Multicolor waveguide holography remains a challenge due to its inherent design complexity, compounded by the limited low-loss materials available in the optical range as well as challenges in nanofabrication. In this study, we first propose and experimentally demonstrate a multicolor, computer-generated hologram (CGH) in an all-dielectric waveguide metasurface system. Light beams from three different color laser sources (red, green, and blue) are coupled into the waveguide via a single-period grating without any beam splitters or prisms. A multicolor holographic image can be decoupled in the far field through a binary metasurface CGH without any lenses. This technology enables lens-free, ultraminiature augmented and virtual reality displays.
© 2019 Optical Society of America under the terms of the OSA Open Access Publishing Agreement
A hologram encodes a three-dimensional (3D) image into a two-dimensional (2D) surface [1,2], having numerous applications in modern technologies such as optical computing, communication, information storage, and security [3,4]. Traditional holograms are generated by recording interference patterns formed by a reference wave and an object wave on some photosensitive medium—usually requiring specialized equipment and time-consuming positioning and alignment of the object . The alternative to traditional holograms is the computer-generated hologram (CGH), in which an interference pattern is synthesized digitally using readily available algorithms. Another benefit of the CGH is that it can be rapidly produced utilizing a variety of nanofabrication techniques, allowing the production of arbitrary images with high accuracy and at low cost [6–8].
While there have been numerous approaches to the fabrication of CGHs, subwavelength-diffractive elements and metamaterials (MMs) potentially provide the flexibility needed for precise control of the wavefront, leading to the capability of arbitrary image formation. MMs are artificially engineered materials with electromagnetic properties that relate to their subwavelength geometry as well as their inherent material properties [9–13]. Combined with advanced nanofabrication techniques, MMs can significantly expand the accessibility of material properties over the optical spectrum, enabling precise control of the phase, amplitude, polarization, and the nonlinear properties of electromagnetic waves [14–18]. CGHs implemented with metasurfaces (2D MMs) have been used to generate vivid holographic images, including single-color [19–22], multicolor, and full-color 2D or 3D images [23–27], and reprogrammable or reconfigurable images [28,29]; these examples vividly illustrate the possibilities of metasurface holography. Distinct from conventional optical components, metasurfaces rely on carefully designed nanoscale metal or dielectric elements to control the phase and amplitude of the optical wavefront [30–32].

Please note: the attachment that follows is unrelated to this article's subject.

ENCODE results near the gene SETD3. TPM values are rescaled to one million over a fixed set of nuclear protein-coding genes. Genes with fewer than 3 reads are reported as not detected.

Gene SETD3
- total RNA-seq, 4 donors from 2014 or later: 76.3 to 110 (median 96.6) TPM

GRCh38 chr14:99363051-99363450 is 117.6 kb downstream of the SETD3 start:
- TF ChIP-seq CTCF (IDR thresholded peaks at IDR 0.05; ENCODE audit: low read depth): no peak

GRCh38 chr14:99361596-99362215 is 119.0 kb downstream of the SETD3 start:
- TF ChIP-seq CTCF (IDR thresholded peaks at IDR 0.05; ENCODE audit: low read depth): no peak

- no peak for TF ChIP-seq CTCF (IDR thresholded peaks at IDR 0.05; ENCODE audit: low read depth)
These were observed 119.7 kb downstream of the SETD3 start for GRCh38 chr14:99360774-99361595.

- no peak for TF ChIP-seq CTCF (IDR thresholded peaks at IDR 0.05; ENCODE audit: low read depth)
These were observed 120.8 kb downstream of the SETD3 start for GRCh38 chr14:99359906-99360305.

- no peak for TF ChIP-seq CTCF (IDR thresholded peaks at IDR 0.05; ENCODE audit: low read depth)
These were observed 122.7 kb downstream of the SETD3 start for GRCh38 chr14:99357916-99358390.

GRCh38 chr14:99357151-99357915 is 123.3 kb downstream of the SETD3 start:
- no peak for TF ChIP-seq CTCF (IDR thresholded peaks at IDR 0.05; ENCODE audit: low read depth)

To date, multicolor metasurface holograms have relied on excitation by free-space beams in either reflection or transmission modes [23–27,30–32]. This form of illumination is convenient for demonstrations and for certain applications, but not the best match for integrated photonics, where light can be generated, confined, and propagated in a compact, planar device. Such configurations favor the use of a waveguide mode as the reference wave, with a hologram integrated into the waveguide structure for off-plane projection. The basic concept of a waveguide hologram (WGH) was initially proposed by Suhara in 1976 . Rather than in the free space the incident beam acting as the reference wave, the light is first coupled into the waveguide structure, with the corresponding waveguide mode serving as the reference wave for a hologram designed for a given color. Therefore, compared with conventional holography and reflection or transmission metasurface holography, a WGH is more compact, tolerant to alignment error, and compatible with integrated photonics technology . In Suhara’s study, holograms were exposed to an interference pattern, with two primary images generated on both sides of the waveguide . Building on the early developments in CGHs, a series of studies on edge-illuminated, in-plane computer-generated waveguide holograms (IP-CGWH) followed in the 1990s [35–37], in which additional techniques were introduced. These techniques include interleaving of multiple holograms using gratings with different spatial frequencies  or orthogonal grooves , integrated-optics waveguide fabrication , coupled beam focus within a waveguide , and waveguide holographic read-only memories realization . Nevertheless, progress in IP-CGWHs has been hampered by limitations in fabrication capabilities, which leads to hologram feature sizes that are relatively large, resulting in poor image resolution with only simple monochromatic patterns [43,44]. Furthermore, the working wavelengths for the reported holograms are not in the optical range, but at longer wavelengths [45–47]. Importantly, most of the reported experimental demonstrations make use of in-plane, end-fire coupling, meaning the incident light sources come from either edge fibers  or built-in surface-emitting lasers , all of which require complicated design and demanding fabrication. One proposed solution to alleviate some of the challenges is to couple light external to the waveguide—from a free-space beam, for example—using a grating coupler that can be implemented by a variety of methods. Initial explorations have included a simple silicon (Si) grating waveguide coupler in silicon-on-insulator (SOI) at telecommunication wavelengths  and an efficient metal grating coupler working at 800 nm .
It must be pointed out that in most of the early studies on WGHs, the generated holographic images are just simple monochromatic patterns, such as dot arrays [35,39], rather than the complex colorful images that would be desired in most conceivable applications. While multicolor waveguide holography has attracted tremendous interest, the field remains in its infancy. For instance, in an eyewear display developed by Sony Corporation, a holographic waveguide was used to transfer a full-color image generated external to the waveguide, and project it to a user’s eye . Similarly, in a guided-wave illumination technique introduced by Hewlett-Packard Corporation (HP), based on external images, three groups of gratings were combined to render a 3D display . In a surface plasmon holography study, a 3D color image was generated, while the hologram was not computer generated but rather formed in the traditional way .